The social critics were right after all. If a LSES environment/family is poor in substance then we must give these children substitute environments and caretakers. In the absence of parents who are not willing or able to read to their own children, Head Start type intervention and after school counselor surrogates may do a lot of good for LSES children. Some other solutions such as diverting pay and benefits from teachers and administrators toward the improvement of urban essential infrastructure such as convenience stores, libraries, police departments, and transportation, raising minimum wage, and creating more jobs for LSES families may also decrease some of the neurophysiological strain of poverty. That, perhaps, is a no brainer.


[1] Farah, M. J., Noble, K. G. & Hurt, H. Poverty, privilege and brain development: Empirical findings and

ethical implications. In J. Illes (Ed.),. (2005). Neuroethics in the 21st Century. New York: Oxford University Press.

[2] Meaney, M. J., Diorio, J., Francis, D., & al, e. Early environmental regulation of forebrain glucocoricoid receptor gene expression: implications for adrenocortical responses to stress. Developmental Neuroscience. (1996). 18, 49-72: in Farah, Martha, Poverty, Privilege, And Brain…

[3] iBid of 1

[4] McEwen BS. Allostasis and allostatic load: Implications for neuropsychopharmacology. Neuropsychopharmacology. (2000). 22: 108–124: “altered states of brain chemistry and function make the afflicted individual more susceptible to the physiological impact of life events and, in turn, more vulnerable to the impact of the stress hormones themselves. Furthermore, these considerations of stress and health are becoming useful in understanding gradients of health across the full range of education and income, referred to as “socioeconomic status” or SES” (2).

[5] Gary W. Evans, G. W. & Schamberg, M. A. Childhood poverty, chronic stress, and adult working memory. PNAS (2009) 106: 6545-6549.

[6] Kishiyama, M. M. et al. Socioeconomic disparities affect prefrontal function in children. J. Cogn. Neurosci. ( 2009). 21, 6: 1106-111.

[7] Barton, P., & Coley, R. America’s smallest school: The family. Policy Information Report, Policy Information Center, Educational Testing Services. (2007).

Technology and the Changing Face of Political Campaigns

By Richard A. Lee

Ever since the Clinton-Gore campaign used a primitive version of the internet to keep in contact with staff members in 1992, it seems that every successive election gets labeled as a “net election” that will change the nature of politicking. Last year’s presidential campaign did more than merely continue this pattern. The Obama campaign used technology so creatively and effectively that it may have permanently altered the dynamics of politics in America, and possibly internationally.
It is unlikely that New Jersey’s 2009 gubernatorial election will have as dramatic an impact on the future of campaigning, but there have been significant developments in technology over the past four years that may influence strategy and change some of the dynamics from what they were the last time we elected a governor. When Jon Corzine and Doug Forrester squared off against each other in 2005, YouTube was in its infancy, the only people on Facebook were students, and Twitter didn’t even exist. This year, all three are essential tools being utilized by candidates all over the nation.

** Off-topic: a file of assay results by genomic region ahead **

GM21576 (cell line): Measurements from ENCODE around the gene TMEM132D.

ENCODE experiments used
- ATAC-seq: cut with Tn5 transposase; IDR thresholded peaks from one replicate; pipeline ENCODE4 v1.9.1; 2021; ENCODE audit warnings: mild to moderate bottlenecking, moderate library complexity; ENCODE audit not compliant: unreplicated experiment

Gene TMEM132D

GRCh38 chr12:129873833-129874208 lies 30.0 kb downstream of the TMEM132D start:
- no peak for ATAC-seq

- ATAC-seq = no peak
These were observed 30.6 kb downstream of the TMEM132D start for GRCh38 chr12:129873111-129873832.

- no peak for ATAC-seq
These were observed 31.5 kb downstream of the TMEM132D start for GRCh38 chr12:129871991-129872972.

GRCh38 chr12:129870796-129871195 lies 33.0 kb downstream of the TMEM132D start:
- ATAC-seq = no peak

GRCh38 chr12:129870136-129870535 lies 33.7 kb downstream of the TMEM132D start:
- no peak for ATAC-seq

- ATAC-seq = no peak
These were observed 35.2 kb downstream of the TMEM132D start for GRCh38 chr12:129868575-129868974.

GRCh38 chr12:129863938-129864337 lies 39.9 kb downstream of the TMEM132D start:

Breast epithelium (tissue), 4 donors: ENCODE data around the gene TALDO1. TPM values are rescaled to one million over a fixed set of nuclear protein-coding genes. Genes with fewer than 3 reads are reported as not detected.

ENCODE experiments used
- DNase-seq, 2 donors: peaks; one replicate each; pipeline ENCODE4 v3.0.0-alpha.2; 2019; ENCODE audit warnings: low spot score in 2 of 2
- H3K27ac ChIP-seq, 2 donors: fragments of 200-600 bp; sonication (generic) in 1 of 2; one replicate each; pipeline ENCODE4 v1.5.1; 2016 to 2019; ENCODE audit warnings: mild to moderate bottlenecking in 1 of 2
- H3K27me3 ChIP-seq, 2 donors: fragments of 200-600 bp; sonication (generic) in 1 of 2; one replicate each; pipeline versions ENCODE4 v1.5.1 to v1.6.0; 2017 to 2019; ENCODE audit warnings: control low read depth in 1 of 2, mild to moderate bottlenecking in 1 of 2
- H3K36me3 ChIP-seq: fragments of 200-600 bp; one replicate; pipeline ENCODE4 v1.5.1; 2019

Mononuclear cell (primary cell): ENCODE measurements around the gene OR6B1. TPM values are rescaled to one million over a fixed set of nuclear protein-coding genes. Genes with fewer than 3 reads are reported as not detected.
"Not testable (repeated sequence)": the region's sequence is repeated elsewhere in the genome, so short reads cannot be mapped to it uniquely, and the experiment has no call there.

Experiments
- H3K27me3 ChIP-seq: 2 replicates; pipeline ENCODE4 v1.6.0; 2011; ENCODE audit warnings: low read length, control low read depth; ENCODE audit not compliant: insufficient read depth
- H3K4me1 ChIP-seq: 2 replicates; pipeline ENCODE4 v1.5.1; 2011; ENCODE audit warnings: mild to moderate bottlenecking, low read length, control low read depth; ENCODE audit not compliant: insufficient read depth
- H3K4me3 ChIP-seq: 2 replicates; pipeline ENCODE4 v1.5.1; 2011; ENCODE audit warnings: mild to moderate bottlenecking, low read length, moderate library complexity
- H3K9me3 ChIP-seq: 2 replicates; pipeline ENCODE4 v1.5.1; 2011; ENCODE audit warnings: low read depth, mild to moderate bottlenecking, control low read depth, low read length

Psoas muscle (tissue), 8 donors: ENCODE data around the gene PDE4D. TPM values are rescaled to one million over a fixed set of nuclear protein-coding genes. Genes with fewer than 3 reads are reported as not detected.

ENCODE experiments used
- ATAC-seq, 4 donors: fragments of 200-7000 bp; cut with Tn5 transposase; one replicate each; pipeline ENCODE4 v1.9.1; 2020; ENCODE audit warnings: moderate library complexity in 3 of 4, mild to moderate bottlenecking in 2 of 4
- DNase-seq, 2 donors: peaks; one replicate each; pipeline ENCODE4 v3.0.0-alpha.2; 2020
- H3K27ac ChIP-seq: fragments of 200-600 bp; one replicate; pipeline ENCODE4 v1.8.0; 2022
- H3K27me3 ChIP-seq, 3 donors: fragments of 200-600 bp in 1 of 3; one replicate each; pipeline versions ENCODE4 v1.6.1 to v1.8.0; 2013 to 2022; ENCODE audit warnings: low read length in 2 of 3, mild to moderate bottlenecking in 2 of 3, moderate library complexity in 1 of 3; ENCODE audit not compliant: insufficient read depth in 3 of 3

But not only do YouTube, Facebook, Twitter and other forms of new media provide another means of conveying news and information about a candidate, they also offer campaigns the ability to bypass the media and communicate directly to voters. Citizens no longer need to rely on newspapers, radio and television to gather and deliver information about the candidates and their platforms. On one hand, this makes political information more readily accessible than ever. But on the other hand, the information often bypasses the gatekeepers of traditional journalism, whose role it is to scrutinize, challenge and verify information before it is provided to the public. Instead, campaigns can now post their press releases, photos and videos online and email them directly to voters. Whether reporters show up to cover a press conference may have far less consequence today since campaigns can record the conferences and send video clips to their contact lists – and probably target the clips for different audiences to achieve maximum impact.
The implications of this trend are significant. If voters rely more heavily on unfiltered information from campaigns (as they may, due to the popularity of the internet as an information source and the downturn in the media industry which has limited the content and quality of many news organizations), they are unlikely to obtain the objective, factual information required to make informed choices in the voting booth.
So what does all of this mean for New Jersey and this year’s campaign for governor?
It means more responsibility for all of us. We have more sources for news and information than ever, but no one is going to sort out the good, the bad and the ugly for us. To make intelligent, informed decisions, we need to become intelligent, informed media consumers. That means obtaining as much information as possible – from as many different and divergent sources as possible – before making up our mind on an issue or a candidate. Think about it. We all go through a process like this when we buy a house, a car or a computer. Surely, we should do the same when it comes time to select our next governor.

Update: Swine Flu in New Jersey

Since the Middle Ages, the great plagues have frightened us. We see the loss of large segments to something that is invisible to the naked eye, and some how linked up to animals and diseased carriers. Our responses are really often the same: fresh air, isolation, and prayer. So it was with the bird flu, with AIDS, and now with swine flu, except now we are more international, more porous, and thus more vulnerable.

The Hall Institute prints here the CDC link which is probably the very best information and the most current that we possess. The address is: